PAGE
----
Fast and Frugal decision trees have the characteristic that at every stage of the decision tree, a choice is made. This “heuristic” approach allows for very compact, easy to understand decision making processes within the grasp of unaided humans to execute, and with results that are surprisingly powerful especially in the presence of bounds on search time and costs of decision making.
Fast-and-frugal trees were defined by Martignon and colleagues as decision trees with exactly two branches extending from each node, where either one or both branches is an exit branch leading to a leaf (Martignon et al., 2008, 2003). In other words, in an FFT one answer (or in the case of the final node, both answers) to every question posed by a node will trigger an immediate decision. Because FFTs have an exit branch on every node, they typically make decisions faster than standard decision trees (to avoid confusion, we refer to decision trees that are not fast-and-frugal as standard) while simultaneously being easier to understand and use.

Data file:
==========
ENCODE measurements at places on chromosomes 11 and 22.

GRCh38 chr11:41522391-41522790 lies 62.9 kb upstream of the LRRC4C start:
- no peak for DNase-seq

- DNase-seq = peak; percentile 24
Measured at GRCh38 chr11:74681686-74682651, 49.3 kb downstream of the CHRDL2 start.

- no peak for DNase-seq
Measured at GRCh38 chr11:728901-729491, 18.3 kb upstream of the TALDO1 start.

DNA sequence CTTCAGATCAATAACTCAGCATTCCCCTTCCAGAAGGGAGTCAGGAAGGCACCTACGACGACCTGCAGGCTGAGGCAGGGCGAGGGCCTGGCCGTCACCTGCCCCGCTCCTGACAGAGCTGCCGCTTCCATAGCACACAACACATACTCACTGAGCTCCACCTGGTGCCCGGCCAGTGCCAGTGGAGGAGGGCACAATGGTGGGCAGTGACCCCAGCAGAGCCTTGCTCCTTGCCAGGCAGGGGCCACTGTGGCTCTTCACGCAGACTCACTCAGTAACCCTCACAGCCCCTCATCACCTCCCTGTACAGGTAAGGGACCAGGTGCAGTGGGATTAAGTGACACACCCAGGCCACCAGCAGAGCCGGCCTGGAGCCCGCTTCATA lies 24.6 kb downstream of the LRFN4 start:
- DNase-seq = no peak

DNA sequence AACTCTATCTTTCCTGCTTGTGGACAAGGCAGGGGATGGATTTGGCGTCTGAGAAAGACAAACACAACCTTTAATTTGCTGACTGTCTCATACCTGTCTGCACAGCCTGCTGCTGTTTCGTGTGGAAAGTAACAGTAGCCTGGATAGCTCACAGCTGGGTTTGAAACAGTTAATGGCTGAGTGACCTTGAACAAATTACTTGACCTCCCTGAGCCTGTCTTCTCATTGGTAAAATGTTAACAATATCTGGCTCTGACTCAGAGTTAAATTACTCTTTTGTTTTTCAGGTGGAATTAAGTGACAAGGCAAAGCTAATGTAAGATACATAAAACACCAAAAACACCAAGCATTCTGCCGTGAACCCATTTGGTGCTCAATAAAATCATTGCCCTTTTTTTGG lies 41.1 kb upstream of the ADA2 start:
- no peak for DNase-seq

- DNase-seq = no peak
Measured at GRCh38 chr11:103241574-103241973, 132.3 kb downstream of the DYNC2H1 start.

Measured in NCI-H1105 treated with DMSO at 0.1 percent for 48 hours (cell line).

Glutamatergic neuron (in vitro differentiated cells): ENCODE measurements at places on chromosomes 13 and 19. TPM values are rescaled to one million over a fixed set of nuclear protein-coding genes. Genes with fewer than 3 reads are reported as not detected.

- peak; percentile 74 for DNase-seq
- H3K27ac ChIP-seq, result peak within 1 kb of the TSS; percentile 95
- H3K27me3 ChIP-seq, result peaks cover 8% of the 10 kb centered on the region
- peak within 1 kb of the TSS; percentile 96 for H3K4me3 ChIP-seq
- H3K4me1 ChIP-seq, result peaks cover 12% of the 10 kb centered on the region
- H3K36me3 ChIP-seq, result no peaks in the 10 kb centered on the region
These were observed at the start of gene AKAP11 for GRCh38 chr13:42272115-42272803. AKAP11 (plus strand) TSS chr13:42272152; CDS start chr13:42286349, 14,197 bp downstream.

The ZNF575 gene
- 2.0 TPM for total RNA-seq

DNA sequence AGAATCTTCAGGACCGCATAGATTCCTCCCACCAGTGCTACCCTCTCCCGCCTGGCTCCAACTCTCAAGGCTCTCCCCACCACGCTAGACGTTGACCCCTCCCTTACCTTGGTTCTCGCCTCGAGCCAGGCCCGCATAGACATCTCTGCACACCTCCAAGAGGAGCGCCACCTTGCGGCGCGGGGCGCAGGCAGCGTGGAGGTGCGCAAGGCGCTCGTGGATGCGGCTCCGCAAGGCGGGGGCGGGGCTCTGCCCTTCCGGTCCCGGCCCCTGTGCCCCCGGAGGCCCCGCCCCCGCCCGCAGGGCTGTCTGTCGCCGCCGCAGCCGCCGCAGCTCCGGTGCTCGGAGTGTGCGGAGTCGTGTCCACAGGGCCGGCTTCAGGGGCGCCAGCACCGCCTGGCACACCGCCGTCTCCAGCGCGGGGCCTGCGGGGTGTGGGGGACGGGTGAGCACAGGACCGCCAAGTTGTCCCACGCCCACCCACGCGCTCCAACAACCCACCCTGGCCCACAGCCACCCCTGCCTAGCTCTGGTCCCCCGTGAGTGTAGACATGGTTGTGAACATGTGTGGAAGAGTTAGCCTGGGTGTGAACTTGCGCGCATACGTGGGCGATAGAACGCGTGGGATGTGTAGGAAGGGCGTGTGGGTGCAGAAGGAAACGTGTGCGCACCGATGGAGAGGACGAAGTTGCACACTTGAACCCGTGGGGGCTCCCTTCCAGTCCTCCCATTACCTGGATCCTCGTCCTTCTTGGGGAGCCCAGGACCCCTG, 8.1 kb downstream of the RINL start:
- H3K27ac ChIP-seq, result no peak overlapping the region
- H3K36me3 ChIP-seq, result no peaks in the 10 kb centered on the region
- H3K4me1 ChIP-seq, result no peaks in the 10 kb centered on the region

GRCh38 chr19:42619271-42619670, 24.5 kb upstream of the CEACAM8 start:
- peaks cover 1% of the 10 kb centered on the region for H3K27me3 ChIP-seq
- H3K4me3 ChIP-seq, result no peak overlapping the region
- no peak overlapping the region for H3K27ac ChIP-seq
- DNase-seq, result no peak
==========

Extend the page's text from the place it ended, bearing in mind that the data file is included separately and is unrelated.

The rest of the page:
The paper on Categorization with limited resources: A family of simple heuristics (Martignon, 2008) is at Citeseer.